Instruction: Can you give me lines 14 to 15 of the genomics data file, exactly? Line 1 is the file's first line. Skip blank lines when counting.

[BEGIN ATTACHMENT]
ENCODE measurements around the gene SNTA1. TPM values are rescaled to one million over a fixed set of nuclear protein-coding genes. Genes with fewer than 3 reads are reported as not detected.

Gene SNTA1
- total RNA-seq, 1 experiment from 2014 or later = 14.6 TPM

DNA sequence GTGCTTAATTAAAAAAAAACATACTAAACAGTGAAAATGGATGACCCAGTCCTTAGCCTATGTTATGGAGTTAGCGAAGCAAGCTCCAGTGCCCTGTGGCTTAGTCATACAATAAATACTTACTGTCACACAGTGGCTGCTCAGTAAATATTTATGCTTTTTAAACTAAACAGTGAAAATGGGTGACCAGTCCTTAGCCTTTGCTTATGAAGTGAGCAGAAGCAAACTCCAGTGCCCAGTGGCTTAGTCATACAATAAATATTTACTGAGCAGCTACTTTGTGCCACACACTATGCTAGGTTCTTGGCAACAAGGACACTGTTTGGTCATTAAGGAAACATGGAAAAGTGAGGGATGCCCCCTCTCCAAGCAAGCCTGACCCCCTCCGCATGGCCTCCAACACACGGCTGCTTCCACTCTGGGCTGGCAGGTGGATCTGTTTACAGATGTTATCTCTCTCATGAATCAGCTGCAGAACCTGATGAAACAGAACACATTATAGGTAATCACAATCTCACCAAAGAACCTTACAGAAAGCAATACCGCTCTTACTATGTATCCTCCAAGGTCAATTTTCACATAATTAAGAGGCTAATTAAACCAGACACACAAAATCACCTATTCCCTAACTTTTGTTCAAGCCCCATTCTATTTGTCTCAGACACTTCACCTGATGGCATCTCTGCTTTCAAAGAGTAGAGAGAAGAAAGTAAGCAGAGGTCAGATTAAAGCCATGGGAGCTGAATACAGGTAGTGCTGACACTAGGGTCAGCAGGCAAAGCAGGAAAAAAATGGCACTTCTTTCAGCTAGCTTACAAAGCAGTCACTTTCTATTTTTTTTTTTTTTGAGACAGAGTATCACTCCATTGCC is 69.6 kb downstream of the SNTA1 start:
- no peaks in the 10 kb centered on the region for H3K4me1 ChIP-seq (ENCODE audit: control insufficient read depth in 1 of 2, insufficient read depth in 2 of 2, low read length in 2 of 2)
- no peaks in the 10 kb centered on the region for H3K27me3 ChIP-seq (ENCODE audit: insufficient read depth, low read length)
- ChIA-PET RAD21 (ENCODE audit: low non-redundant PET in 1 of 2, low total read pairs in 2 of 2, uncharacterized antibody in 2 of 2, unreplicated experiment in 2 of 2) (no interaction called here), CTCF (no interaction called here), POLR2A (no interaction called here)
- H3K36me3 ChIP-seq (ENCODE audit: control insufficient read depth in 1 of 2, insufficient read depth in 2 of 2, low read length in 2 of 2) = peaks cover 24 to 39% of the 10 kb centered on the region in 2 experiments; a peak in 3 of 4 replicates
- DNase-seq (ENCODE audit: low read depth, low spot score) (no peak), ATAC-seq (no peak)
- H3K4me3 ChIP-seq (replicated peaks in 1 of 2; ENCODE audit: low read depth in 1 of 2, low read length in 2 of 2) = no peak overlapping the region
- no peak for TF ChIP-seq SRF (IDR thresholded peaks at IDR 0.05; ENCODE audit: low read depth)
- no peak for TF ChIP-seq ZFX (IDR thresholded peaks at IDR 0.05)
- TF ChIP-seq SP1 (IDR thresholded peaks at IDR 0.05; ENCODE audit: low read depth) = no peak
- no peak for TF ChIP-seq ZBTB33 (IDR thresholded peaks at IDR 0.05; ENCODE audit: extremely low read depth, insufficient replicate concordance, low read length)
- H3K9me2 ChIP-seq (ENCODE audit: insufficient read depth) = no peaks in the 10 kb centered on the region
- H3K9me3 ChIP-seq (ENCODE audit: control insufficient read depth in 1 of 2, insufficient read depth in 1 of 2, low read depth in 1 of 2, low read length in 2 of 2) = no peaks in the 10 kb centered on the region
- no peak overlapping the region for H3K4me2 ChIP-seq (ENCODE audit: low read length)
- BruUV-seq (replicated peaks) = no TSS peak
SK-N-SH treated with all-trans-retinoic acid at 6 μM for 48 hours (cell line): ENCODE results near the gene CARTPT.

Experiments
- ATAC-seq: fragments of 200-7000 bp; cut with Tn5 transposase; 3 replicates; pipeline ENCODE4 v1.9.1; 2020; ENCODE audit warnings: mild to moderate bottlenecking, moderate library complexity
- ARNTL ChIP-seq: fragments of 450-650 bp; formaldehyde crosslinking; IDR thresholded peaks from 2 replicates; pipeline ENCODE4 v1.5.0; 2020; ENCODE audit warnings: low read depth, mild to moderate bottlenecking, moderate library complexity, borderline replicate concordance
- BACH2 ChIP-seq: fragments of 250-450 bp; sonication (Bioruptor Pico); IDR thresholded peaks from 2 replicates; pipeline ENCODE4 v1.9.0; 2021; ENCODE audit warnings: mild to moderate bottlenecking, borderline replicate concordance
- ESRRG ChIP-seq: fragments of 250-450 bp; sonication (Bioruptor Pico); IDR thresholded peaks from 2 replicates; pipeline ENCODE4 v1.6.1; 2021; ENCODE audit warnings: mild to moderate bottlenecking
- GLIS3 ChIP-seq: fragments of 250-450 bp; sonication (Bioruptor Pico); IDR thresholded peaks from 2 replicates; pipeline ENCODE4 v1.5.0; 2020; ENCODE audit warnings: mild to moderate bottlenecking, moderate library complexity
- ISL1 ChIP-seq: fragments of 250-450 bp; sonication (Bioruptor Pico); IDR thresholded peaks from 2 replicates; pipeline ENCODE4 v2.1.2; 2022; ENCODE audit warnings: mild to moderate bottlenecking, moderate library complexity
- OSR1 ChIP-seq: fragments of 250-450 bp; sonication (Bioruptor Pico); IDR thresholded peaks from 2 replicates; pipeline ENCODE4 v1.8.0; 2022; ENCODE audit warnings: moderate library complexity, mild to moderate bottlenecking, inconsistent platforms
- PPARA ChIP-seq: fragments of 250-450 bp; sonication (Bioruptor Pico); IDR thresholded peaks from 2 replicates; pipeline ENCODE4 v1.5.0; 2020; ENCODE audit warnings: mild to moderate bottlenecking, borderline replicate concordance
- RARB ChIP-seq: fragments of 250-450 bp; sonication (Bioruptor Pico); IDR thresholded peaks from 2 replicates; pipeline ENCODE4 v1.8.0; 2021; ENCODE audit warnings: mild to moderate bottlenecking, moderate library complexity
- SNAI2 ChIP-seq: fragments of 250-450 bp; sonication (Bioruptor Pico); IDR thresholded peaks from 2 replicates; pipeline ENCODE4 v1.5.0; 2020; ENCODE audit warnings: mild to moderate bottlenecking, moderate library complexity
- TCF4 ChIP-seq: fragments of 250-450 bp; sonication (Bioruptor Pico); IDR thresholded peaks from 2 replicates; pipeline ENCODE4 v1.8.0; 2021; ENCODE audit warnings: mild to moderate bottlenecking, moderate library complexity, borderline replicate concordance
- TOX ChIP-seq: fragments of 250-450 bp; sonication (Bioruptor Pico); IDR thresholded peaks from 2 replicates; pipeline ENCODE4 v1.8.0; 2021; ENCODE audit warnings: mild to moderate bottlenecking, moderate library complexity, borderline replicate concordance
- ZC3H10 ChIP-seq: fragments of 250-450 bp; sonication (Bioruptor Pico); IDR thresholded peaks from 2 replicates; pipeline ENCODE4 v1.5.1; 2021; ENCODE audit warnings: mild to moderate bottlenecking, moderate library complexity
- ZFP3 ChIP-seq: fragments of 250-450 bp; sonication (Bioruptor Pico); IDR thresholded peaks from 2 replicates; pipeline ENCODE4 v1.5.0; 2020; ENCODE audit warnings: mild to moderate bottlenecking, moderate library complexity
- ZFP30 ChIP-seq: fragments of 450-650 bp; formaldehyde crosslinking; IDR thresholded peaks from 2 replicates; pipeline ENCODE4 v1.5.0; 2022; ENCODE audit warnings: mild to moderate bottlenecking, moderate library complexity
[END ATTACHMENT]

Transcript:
- no peak for TF ChIP-seq ZBTB33 (IDR thresholded peaks at IDR 0.05; ENCODE audit: extremely low read depth, insufficient replicate concordance, low read length)
- H3K9me2 ChIP-seq (ENCODE audit: insufficient read depth) = no peaks in the 10 kb centered on the region